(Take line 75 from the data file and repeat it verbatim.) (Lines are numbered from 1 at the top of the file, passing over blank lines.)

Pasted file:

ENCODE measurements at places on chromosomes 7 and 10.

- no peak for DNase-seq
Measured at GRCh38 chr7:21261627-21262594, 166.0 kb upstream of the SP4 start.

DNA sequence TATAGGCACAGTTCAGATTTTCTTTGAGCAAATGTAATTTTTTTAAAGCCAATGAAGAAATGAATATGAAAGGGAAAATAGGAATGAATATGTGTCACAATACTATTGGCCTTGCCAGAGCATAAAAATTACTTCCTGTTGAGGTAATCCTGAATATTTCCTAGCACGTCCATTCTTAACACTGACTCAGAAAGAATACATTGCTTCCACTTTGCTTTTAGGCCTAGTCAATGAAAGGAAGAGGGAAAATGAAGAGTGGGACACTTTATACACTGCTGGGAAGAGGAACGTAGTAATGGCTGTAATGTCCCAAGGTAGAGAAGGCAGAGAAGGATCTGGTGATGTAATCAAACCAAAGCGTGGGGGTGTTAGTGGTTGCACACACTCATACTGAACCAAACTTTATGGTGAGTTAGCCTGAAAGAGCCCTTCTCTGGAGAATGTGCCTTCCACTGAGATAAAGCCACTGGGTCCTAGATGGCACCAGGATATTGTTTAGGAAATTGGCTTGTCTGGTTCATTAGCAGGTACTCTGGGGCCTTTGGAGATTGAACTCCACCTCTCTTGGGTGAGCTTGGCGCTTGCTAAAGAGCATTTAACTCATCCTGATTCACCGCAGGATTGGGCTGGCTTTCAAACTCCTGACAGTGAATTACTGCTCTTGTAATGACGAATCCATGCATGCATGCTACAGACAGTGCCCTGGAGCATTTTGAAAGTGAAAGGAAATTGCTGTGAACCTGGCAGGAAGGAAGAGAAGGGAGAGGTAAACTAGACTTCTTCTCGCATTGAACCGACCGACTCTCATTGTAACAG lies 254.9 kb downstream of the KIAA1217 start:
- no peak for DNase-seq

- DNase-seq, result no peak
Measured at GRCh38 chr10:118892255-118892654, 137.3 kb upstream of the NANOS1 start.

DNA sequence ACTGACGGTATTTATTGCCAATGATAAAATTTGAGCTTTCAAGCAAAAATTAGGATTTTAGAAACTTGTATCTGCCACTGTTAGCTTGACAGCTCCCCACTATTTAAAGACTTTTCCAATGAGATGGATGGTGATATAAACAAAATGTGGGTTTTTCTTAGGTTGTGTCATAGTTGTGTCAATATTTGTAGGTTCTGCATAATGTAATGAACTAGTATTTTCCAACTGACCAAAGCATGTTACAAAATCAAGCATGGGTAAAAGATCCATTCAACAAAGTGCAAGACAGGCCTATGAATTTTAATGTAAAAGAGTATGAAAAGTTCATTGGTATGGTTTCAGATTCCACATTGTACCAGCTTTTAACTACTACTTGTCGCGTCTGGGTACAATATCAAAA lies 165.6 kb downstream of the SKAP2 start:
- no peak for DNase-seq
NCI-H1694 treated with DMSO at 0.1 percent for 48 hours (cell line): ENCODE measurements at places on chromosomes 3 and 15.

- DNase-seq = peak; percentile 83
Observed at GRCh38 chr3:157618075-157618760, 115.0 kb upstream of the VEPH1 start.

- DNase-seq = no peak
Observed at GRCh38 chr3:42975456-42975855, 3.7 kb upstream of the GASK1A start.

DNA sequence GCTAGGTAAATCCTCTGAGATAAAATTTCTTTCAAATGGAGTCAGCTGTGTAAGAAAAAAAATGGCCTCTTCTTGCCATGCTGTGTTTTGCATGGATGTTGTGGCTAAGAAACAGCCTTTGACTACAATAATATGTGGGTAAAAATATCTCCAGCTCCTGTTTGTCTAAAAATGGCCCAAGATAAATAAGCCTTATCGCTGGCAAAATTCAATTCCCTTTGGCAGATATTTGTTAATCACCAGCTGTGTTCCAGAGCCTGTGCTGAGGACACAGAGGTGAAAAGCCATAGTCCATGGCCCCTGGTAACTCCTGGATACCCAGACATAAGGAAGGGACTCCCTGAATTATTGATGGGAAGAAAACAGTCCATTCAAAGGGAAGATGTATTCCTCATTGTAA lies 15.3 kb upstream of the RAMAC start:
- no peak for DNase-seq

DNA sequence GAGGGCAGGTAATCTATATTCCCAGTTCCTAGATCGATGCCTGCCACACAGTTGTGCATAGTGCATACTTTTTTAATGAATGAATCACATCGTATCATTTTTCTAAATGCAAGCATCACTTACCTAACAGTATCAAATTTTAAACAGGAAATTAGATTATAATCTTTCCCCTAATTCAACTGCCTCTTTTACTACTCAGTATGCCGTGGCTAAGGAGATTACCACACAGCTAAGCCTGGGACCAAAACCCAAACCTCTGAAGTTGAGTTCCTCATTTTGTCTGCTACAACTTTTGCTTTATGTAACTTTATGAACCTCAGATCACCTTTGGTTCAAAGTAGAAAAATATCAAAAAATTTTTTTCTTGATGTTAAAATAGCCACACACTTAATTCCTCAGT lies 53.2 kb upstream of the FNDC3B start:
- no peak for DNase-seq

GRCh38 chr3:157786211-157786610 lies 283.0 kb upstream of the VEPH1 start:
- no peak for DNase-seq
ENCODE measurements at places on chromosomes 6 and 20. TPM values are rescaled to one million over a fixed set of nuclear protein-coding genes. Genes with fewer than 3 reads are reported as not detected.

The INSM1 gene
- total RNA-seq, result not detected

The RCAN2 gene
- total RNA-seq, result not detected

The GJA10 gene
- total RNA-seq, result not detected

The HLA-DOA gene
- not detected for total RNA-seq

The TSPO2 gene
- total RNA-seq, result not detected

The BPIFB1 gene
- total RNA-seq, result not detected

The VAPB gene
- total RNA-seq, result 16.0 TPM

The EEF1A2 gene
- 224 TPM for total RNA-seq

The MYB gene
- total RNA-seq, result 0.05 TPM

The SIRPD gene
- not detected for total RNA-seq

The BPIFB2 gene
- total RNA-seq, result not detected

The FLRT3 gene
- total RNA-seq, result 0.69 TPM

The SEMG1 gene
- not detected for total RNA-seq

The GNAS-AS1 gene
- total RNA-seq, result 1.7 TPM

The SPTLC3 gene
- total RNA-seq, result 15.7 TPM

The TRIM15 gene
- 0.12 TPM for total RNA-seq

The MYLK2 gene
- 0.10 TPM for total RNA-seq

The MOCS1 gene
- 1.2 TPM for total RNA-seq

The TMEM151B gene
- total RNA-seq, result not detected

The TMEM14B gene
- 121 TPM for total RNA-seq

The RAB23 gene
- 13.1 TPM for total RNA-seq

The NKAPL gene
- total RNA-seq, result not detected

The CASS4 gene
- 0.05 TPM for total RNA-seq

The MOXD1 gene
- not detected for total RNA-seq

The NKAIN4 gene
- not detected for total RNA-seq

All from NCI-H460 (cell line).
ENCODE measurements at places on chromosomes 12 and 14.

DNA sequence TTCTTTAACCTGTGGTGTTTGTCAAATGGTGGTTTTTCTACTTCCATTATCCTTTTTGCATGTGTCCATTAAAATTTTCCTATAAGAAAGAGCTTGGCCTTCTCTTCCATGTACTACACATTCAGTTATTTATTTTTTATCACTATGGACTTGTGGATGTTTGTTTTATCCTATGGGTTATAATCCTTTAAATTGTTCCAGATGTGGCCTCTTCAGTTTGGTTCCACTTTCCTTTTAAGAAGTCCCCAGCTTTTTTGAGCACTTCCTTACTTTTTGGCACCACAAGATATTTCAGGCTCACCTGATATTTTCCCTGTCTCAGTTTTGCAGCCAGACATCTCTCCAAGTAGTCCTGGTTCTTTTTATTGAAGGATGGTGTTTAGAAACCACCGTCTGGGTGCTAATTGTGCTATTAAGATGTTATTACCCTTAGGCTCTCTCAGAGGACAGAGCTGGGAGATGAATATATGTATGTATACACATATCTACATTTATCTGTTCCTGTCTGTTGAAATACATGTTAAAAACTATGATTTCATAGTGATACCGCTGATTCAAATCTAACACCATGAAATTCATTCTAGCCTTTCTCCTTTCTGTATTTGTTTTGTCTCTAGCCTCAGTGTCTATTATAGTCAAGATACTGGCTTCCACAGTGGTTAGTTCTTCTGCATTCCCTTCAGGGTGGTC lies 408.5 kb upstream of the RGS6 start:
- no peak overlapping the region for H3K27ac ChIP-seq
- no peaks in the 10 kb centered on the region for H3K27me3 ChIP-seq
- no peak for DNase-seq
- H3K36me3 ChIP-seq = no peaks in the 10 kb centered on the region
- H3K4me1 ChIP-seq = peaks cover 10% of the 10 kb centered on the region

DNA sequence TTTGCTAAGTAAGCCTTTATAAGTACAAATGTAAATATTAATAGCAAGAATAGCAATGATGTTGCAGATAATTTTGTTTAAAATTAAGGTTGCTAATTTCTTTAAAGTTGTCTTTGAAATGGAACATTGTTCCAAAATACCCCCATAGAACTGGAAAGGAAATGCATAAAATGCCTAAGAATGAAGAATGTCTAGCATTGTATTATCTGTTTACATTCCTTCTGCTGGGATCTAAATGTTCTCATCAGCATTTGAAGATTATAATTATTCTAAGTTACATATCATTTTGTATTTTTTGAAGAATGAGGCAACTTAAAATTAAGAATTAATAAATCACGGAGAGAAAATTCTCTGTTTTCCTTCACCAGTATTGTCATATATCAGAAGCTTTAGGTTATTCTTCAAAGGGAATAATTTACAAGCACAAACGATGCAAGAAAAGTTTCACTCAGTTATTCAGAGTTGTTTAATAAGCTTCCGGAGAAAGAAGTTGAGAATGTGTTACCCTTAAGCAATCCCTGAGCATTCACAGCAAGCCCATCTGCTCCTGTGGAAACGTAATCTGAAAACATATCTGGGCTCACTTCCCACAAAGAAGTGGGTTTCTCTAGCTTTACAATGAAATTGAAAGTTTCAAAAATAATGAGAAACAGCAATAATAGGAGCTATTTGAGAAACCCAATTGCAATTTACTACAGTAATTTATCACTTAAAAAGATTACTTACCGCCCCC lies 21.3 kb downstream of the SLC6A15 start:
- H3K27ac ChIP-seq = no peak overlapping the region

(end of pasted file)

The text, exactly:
- no peak overlapping the region for H3K27ac ChIP-seq